Liechtenstein belied their supposed status as minnows 13 months ago at Hampden Park, with Scotland required to score in the seventh minute of injury time to avoid what would have been a crippling draw. Levein has had to re-live this painful night on numerous occasions this week in the run-up to the return match in Vaduz. The manager has even learned to view it as a positive evening, since it gave him a glimpse of what not to do. It also provided evidence of the resourceful nature of his side.
“I don’t know about crazy but it was a frustrating night,” he said yesterday, when asked if it was one of his more interesting experiences in a management career that stretches all the way back to Cowdenbeath. “But we got through it. I’m a great believer in the theory that you have to get through a bit of pain if you want to get anywhere. I feel we are a much better side for it.”
Levein firmly believes Scotland are in a brighter place, even given the familiar agonies experienced during another far-from straightforward campaign. He admits Scotland “got out of jail” against Liechtenstein last September. His side were then placed back in a tight spot after conceding a late, disputed penalty in last month’s 2-2 draw against Czech Republic. Levein has, however, learned a lot from the campaign thus far.
Against Liechtenstein last September he was still fumbling around in the hope of finding a formation which suited Scotland. He had to make brave, unpopular decisions such as replacing James McFadden at half-time in the 2-1 win.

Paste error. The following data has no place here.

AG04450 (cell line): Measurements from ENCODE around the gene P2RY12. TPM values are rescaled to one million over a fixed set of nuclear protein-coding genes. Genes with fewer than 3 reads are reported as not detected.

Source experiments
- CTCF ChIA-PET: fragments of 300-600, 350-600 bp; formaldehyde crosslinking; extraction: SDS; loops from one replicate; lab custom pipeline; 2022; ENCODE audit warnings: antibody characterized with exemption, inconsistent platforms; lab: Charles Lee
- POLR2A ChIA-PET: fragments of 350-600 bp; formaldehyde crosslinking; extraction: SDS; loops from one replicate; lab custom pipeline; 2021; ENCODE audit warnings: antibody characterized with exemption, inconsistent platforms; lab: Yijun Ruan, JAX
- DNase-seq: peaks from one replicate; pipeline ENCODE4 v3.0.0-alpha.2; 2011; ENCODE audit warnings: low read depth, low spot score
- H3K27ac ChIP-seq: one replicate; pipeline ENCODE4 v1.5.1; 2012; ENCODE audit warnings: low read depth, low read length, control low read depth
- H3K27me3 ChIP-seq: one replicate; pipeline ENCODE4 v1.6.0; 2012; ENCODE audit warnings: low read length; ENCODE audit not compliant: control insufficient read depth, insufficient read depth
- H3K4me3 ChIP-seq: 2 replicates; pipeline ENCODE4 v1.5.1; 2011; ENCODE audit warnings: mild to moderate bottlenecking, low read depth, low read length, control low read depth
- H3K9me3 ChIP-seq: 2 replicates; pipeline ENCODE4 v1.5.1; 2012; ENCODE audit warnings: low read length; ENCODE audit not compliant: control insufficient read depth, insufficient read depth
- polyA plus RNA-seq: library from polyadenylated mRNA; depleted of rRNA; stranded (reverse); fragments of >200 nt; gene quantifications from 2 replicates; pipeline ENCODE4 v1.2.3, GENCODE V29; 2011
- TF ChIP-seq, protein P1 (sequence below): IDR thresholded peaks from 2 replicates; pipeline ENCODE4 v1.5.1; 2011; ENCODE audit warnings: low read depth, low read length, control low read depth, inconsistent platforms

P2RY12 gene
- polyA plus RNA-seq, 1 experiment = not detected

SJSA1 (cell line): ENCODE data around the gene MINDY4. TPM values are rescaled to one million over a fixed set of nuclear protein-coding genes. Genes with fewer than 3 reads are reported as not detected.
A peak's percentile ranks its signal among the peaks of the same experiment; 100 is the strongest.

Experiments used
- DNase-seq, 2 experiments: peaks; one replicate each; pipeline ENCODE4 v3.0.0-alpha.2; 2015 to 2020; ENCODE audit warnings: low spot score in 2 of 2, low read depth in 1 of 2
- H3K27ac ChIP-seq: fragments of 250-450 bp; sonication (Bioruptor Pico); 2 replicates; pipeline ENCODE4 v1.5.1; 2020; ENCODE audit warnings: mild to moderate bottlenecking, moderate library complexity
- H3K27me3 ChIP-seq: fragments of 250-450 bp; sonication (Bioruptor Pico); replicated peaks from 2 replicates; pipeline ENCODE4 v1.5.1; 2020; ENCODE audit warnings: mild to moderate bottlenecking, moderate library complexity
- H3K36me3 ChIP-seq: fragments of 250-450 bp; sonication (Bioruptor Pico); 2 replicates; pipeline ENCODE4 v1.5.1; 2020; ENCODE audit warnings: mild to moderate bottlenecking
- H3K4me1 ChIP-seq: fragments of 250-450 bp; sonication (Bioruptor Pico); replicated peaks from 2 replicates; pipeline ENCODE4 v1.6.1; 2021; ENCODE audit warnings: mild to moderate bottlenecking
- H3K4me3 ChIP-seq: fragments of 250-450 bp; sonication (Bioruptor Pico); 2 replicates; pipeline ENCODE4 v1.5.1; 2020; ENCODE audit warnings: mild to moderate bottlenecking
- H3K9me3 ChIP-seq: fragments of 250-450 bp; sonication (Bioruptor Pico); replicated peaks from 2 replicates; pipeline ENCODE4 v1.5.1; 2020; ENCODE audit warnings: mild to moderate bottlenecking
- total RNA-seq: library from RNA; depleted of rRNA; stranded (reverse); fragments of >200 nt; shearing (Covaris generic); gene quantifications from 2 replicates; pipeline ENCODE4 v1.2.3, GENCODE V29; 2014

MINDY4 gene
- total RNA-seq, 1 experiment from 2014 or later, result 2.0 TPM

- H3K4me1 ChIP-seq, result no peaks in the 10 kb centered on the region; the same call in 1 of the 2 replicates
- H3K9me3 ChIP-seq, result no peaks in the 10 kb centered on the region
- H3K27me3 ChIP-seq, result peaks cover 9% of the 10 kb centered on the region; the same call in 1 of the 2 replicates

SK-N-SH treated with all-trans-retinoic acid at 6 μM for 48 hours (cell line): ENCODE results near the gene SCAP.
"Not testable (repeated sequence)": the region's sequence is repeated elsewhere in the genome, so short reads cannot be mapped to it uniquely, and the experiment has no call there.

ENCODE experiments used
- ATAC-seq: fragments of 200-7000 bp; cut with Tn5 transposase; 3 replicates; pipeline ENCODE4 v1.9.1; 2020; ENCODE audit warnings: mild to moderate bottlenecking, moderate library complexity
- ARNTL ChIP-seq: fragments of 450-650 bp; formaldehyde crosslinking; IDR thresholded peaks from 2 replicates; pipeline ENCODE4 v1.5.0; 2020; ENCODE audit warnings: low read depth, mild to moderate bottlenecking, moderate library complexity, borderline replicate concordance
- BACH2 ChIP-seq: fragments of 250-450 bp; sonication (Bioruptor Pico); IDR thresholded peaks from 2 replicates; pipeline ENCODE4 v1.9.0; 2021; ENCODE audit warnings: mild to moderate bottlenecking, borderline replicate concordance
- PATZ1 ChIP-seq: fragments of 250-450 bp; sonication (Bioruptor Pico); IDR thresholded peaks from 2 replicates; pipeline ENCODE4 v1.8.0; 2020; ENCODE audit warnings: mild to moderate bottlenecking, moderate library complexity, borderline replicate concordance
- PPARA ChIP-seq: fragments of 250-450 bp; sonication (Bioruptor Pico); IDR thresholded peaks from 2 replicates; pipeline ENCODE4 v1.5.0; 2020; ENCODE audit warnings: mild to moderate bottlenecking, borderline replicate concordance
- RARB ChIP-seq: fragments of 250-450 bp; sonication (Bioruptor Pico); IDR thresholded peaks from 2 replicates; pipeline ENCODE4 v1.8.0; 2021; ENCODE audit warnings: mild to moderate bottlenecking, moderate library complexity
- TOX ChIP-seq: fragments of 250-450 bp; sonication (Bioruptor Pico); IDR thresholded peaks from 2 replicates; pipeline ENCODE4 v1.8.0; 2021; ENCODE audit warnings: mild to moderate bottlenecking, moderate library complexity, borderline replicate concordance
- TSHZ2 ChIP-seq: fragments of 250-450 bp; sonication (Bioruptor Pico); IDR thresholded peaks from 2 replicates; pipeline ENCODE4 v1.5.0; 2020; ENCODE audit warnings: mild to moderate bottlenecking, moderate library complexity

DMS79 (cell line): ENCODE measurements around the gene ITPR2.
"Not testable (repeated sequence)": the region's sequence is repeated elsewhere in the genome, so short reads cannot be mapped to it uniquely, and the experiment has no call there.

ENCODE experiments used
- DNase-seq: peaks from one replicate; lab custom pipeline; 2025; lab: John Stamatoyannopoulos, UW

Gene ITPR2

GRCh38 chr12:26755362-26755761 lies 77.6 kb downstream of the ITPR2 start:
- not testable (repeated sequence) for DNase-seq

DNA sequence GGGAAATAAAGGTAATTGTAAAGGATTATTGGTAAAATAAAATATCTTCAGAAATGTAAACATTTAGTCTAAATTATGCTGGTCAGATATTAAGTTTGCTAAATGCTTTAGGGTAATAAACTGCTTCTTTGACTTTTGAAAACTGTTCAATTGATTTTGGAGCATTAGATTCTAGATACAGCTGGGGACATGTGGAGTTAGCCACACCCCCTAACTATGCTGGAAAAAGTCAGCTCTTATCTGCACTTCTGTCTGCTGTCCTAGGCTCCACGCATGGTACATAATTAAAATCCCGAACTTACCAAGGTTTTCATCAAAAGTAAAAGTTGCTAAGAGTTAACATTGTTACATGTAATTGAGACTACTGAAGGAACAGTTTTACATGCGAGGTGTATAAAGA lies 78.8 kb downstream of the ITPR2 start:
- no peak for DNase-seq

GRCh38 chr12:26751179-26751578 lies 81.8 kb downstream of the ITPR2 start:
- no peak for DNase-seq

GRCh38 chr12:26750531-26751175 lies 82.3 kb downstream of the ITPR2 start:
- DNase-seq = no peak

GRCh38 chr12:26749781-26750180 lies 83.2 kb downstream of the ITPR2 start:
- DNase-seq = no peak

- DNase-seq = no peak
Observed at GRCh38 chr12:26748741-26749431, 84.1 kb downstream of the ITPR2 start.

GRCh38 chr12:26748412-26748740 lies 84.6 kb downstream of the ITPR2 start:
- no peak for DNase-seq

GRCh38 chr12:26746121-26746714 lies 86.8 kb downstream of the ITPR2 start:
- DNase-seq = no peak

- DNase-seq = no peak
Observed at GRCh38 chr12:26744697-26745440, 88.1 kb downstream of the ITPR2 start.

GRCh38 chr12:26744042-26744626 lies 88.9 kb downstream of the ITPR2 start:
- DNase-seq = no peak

“To be honest, at that time, I didn’t know what the best system was,” he said. “I was still searching for a formation to suit the players that we had. It’s only really since January that I have settled on the system.
“At that time I was still experimenting. But that happens in football – we scored the late goal and we got the points.”
The manager kicked himself for listening to others and being persuaded to play two strikers in the first game at Hampden. Even though victory is imperative tonight, he won’t be make that mistake again. He has settled on a 4-1-4-1 formation, with only the identity of personnel changing. Craig Mickail-Smith looks set to line up in attack this evening at the Rhinepark Stadion after Kenny Miller lost his battle to recover from his groin injury after a light work-out yesterday.
Fletcher, meanwhile, will start in midfield if the Scotland medical staff consider his tonsillitis to be no longer an issue. Should Fletcher’s journey prove to have been in vain then Cardiff City player Don Cowie is likely to step in. Levein has noted the need for an up-tempo start to the game and although the formation is unchanged, the creativity of the players involved emphasises just how much Scotland need victory.
Fletcher was given a gentle work-out last night on his arrival in St Gallen, the town in north-east Switzerland where Scotland are based. They will make the 40-minute bus journey across the border to Vaduz later today having completed a last run-through of set-piece positioning this morning.
The thoroughness which Levein has engaged with the task reflects his belief that Liechtenstein deserve to be treated just as seriously as Lithuania, against who Scotland have regularly experienced trouble in the past.
“They are well organised and they have the advantage of having groups of players who come from the same teams and who play together regularly,” Levein said yesterday. “There’s a kind of glue with that which makes them more difficult to break down. Every time there is an international match they call on the same group of players so they know each other very well.”
“They’ve taken four points from Lithuania - the same as we did - so we won’t take them lightly. We need to play this game with the same tempo that we set against Lithuania and, all being well, take more of our chances when they come.”